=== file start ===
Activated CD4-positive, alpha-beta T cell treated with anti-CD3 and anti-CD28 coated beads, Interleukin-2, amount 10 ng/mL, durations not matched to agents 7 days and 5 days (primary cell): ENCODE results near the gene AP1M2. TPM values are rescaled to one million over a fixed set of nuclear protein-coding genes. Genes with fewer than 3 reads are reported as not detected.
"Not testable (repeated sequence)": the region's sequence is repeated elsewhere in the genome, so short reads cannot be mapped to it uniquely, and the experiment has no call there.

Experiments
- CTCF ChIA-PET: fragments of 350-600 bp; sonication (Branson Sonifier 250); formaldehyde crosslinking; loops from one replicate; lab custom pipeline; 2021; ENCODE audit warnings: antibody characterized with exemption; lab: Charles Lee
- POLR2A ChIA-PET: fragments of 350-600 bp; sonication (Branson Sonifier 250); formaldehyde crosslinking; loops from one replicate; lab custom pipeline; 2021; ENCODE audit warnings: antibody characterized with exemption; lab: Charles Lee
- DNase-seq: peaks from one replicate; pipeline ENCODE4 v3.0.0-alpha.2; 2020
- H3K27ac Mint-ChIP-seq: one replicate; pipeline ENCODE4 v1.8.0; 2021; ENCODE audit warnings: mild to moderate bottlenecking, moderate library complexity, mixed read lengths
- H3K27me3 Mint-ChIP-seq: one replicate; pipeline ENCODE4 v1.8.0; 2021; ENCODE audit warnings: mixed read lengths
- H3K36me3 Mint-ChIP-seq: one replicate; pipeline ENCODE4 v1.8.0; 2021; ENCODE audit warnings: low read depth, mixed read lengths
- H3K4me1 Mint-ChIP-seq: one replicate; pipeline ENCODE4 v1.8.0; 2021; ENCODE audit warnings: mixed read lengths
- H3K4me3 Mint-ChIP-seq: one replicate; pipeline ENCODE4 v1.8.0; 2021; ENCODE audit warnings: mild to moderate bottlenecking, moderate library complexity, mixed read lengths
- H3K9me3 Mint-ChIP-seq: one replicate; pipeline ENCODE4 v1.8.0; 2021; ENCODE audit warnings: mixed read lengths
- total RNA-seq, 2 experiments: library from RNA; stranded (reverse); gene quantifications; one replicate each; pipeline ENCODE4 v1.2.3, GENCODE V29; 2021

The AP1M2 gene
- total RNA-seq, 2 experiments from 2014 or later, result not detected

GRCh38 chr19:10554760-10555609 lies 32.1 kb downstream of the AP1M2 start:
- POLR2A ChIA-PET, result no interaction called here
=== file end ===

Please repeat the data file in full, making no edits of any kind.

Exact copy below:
Activated CD4-positive, alpha-beta T cell treated with anti-CD3 and anti-CD28 coated beads, Interleukin-2, amount 10 ng/mL, durations not matched to agents 7 days and 5 days (primary cell): ENCODE results near the gene AP1M2. TPM values are rescaled to one million over a fixed set of nuclear protein-coding genes. Genes with fewer than 3 reads are reported as not detected.
"Not testable (repeated sequence)": the region's sequence is repeated elsewhere in the genome, so short reads cannot be mapped to it uniquely, and the experiment has no call there.

Experiments
- CTCF ChIA-PET: fragments of 350-600 bp; sonication (Branson Sonifier 250); formaldehyde crosslinking; loops from one replicate; lab custom pipeline; 2021; ENCODE audit warnings: antibody characterized with exemption; lab: Charles Lee
- POLR2A ChIA-PET: fragments of 350-600 bp; sonication (Branson Sonifier 250); formaldehyde crosslinking; loops from one replicate; lab custom pipeline; 2021; ENCODE audit warnings: antibody characterized with exemption; lab: Charles Lee
- DNase-seq: peaks from one replicate; pipeline ENCODE4 v3.0.0-alpha.2; 2020
- H3K27ac Mint-ChIP-seq: one replicate; pipeline ENCODE4 v1.8.0; 2021; ENCODE audit warnings: mild to moderate bottlenecking, moderate library complexity, mixed read lengths
- H3K27me3 Mint-ChIP-seq: one replicate; pipeline ENCODE4 v1.8.0; 2021; ENCODE audit warnings: mixed read lengths
- H3K36me3 Mint-ChIP-seq: one replicate; pipeline ENCODE4 v1.8.0; 2021; ENCODE audit warnings: low read depth, mixed read lengths
- H3K4me1 Mint-ChIP-seq: one replicate; pipeline ENCODE4 v1.8.0; 2021; ENCODE audit warnings: mixed read lengths
- H3K4me3 Mint-ChIP-seq: one replicate; pipeline ENCODE4 v1.8.0; 2021; ENCODE audit warnings: mild to moderate bottlenecking, moderate library complexity, mixed read lengths
- H3K9me3 Mint-ChIP-seq: one replicate; pipeline ENCODE4 v1.8.0; 2021; ENCODE audit warnings: mixed read lengths
- total RNA-seq, 2 experiments: library from RNA; stranded (reverse); gene quantifications; one replicate each; pipeline ENCODE4 v1.2.3, GENCODE V29; 2021

The AP1M2 gene
- total RNA-seq, 2 experiments from 2014 or later, result not detected

GRCh38 chr19:10554760-10555609 lies 32.1 kb downstream of the AP1M2 start:
- POLR2A ChIA-PET, result no interaction called here